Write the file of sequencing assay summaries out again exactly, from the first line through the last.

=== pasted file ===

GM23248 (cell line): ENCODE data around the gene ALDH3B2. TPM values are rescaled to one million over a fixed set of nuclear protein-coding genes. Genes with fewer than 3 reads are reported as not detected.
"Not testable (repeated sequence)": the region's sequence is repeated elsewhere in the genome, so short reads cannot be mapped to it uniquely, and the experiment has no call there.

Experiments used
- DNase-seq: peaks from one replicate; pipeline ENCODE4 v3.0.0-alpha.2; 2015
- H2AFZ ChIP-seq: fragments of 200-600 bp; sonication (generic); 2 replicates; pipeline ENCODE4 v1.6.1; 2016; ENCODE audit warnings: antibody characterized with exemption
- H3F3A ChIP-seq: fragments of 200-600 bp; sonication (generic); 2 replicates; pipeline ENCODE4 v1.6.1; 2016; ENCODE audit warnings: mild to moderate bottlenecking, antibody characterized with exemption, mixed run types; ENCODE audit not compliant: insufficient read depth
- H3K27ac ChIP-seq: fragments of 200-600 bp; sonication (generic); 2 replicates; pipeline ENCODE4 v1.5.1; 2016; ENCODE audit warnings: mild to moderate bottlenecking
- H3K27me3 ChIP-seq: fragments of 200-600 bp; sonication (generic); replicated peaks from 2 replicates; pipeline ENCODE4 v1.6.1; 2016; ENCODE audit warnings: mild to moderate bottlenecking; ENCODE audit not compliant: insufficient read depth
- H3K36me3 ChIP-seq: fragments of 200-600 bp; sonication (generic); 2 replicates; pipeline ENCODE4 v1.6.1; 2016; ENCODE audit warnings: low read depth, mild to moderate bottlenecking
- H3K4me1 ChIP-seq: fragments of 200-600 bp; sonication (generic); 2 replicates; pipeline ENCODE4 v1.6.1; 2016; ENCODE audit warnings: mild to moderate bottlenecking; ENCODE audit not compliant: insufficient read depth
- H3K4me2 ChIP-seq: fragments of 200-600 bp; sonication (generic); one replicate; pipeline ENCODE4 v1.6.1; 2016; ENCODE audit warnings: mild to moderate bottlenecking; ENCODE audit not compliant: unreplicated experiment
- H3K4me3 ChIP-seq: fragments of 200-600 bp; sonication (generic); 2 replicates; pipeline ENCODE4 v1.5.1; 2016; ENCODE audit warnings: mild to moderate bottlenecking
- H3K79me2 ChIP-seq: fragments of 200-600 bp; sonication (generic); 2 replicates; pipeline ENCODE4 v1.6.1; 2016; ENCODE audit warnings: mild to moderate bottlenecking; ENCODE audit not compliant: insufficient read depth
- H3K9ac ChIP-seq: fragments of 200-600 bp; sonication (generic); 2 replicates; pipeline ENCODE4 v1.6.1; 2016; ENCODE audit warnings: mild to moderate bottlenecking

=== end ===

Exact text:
GM23248 (cell line): ENCODE data around the gene ALDH3B2. TPM values are rescaled to one million over a fixed set of nuclear protein-coding genes. Genes with fewer than 3 reads are reported as not detected.
"Not testable (repeated sequence)": the region's sequence is repeated elsewhere in the genome, so short reads cannot be mapped to it uniquely, and the experiment has no call there.

Experiments used
- DNase-seq: peaks from one replicate; pipeline ENCODE4 v3.0.0-alpha.2; 2015
- H2AFZ ChIP-seq: fragments of 200-600 bp; sonication (generic); 2 replicates; pipeline ENCODE4 v1.6.1; 2016; ENCODE audit warnings: antibody characterized with exemption
- H3F3A ChIP-seq: fragments of 200-600 bp; sonication (generic); 2 replicates; pipeline ENCODE4 v1.6.1; 2016; ENCODE audit warnings: mild to moderate bottlenecking, antibody characterized with exemption, mixed run types; ENCODE audit not compliant: insufficient read depth
- H3K27ac ChIP-seq: fragments of 200-600 bp; sonication (generic); 2 replicates; pipeline ENCODE4 v1.5.1; 2016; ENCODE audit warnings: mild to moderate bottlenecking
- H3K27me3 ChIP-seq: fragments of 200-600 bp; sonication (generic); replicated peaks from 2 replicates; pipeline ENCODE4 v1.6.1; 2016; ENCODE audit warnings: mild to moderate bottlenecking; ENCODE audit not compliant: insufficient read depth
- H3K36me3 ChIP-seq: fragments of 200-600 bp; sonication (generic); 2 replicates; pipeline ENCODE4 v1.6.1; 2016; ENCODE audit warnings: low read depth, mild to moderate bottlenecking
- H3K4me1 ChIP-seq: fragments of 200-600 bp; sonication (generic); 2 replicates; pipeline ENCODE4 v1.6.1; 2016; ENCODE audit warnings: mild to moderate bottlenecking; ENCODE audit not compliant: insufficient read depth
- H3K4me2 ChIP-seq: fragments of 200-600 bp; sonication (generic); one replicate; pipeline ENCODE4 v1.6.1; 2016; ENCODE audit warnings: mild to moderate bottlenecking; ENCODE audit not compliant: unreplicated experiment
- H3K4me3 ChIP-seq: fragments of 200-600 bp; sonication (generic); 2 replicates; pipeline ENCODE4 v1.5.1; 2016; ENCODE audit warnings: mild to moderate bottlenecking
- H3K79me2 ChIP-seq: fragments of 200-600 bp; sonication (generic); 2 replicates; pipeline ENCODE4 v1.6.1; 2016; ENCODE audit warnings: mild to moderate bottlenecking; ENCODE audit not compliant: insufficient read depth
- H3K9ac ChIP-seq: fragments of 200-600 bp; sonication (generic); 2 replicates; pipeline ENCODE4 v1.6.1; 2016; ENCODE audit warnings: mild to moderate bottlenecking